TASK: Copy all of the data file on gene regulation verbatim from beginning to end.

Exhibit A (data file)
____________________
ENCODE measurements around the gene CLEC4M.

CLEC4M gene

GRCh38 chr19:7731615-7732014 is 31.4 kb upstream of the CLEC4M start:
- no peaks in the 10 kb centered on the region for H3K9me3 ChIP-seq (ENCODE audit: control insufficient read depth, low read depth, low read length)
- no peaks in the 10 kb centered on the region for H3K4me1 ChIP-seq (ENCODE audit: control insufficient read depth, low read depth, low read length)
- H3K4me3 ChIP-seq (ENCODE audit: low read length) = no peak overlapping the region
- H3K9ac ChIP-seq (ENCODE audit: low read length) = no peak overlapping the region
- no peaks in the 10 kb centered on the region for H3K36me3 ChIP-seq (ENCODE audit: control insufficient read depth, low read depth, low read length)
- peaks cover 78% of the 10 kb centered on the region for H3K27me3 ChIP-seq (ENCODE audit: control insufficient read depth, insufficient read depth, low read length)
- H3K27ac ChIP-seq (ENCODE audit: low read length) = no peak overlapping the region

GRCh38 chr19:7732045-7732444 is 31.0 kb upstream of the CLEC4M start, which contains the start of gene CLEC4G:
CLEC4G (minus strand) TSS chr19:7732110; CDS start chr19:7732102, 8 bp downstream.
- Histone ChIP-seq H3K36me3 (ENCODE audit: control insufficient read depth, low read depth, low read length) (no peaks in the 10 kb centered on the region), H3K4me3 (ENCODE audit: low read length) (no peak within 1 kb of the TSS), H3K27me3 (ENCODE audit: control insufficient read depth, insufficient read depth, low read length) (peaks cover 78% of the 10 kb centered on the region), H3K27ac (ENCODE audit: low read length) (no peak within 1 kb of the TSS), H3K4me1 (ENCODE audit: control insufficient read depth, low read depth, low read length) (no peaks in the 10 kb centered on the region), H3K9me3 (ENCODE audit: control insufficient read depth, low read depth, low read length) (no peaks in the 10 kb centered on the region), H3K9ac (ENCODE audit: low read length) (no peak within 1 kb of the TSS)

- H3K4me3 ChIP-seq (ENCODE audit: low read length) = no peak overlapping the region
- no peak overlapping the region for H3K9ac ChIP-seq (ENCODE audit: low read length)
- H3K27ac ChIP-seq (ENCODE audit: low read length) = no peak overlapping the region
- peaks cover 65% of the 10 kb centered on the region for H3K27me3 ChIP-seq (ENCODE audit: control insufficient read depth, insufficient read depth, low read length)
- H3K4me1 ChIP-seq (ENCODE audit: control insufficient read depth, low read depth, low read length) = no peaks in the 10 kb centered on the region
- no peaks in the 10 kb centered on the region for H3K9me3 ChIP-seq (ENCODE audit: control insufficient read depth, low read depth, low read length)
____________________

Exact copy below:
ENCODE measurements around the gene CLEC4M.

CLEC4M gene

GRCh38 chr19:7731615-7732014 is 31.4 kb upstream of the CLEC4M start:
- no peaks in the 10 kb centered on the region for H3K9me3 ChIP-seq (ENCODE audit: control insufficient read depth, low read depth, low read length)
- no peaks in the 10 kb centered on the region for H3K4me1 ChIP-seq (ENCODE audit: control insufficient read depth, low read depth, low read length)
- H3K4me3 ChIP-seq (ENCODE audit: low read length) = no peak overlapping the region
- H3K9ac ChIP-seq (ENCODE audit: low read length) = no peak overlapping the region
- no peaks in the 10 kb centered on the region for H3K36me3 ChIP-seq (ENCODE audit: control insufficient read depth, low read depth, low read length)
- peaks cover 78% of the 10 kb centered on the region for H3K27me3 ChIP-seq (ENCODE audit: control insufficient read depth, insufficient read depth, low read length)
- H3K27ac ChIP-seq (ENCODE audit: low read length) = no peak overlapping the region

GRCh38 chr19:7732045-7732444 is 31.0 kb upstream of the CLEC4M start, which contains the start of gene CLEC4G:
CLEC4G (minus strand) TSS chr19:7732110; CDS start chr19:7732102, 8 bp downstream.
- Histone ChIP-seq H3K36me3 (ENCODE audit: control insufficient read depth, low read depth, low read length) (no peaks in the 10 kb centered on the region), H3K4me3 (ENCODE audit: low read length) (no peak within 1 kb of the TSS), H3K27me3 (ENCODE audit: control insufficient read depth, insufficient read depth, low read length) (peaks cover 78% of the 10 kb centered on the region), H3K27ac (ENCODE audit: low read length) (no peak within 1 kb of the TSS), H3K4me1 (ENCODE audit: control insufficient read depth, low read depth, low read length) (no peaks in the 10 kb centered on the region), H3K9me3 (ENCODE audit: control insufficient read depth, low read depth, low read length) (no peaks in the 10 kb centered on the region), H3K9ac (ENCODE audit: low read length) (no peak within 1 kb of the TSS)

- H3K4me3 ChIP-seq (ENCODE audit: low read length) = no peak overlapping the region
- no peak overlapping the region for H3K9ac ChIP-seq (ENCODE audit: low read length)
- H3K27ac ChIP-seq (ENCODE audit: low read length) = no peak overlapping the region
- peaks cover 65% of the 10 kb centered on the region for H3K27me3 ChIP-seq (ENCODE audit: control insufficient read depth, insufficient read depth, low read length)
- H3K4me1 ChIP-seq (ENCODE audit: control insufficient read depth, low read depth, low read length) = no peaks in the 10 kb centered on the region
- no peaks in the 10 kb centered on the region for H3K9me3 ChIP-seq (ENCODE audit: control insufficient read depth, low read depth, low read length)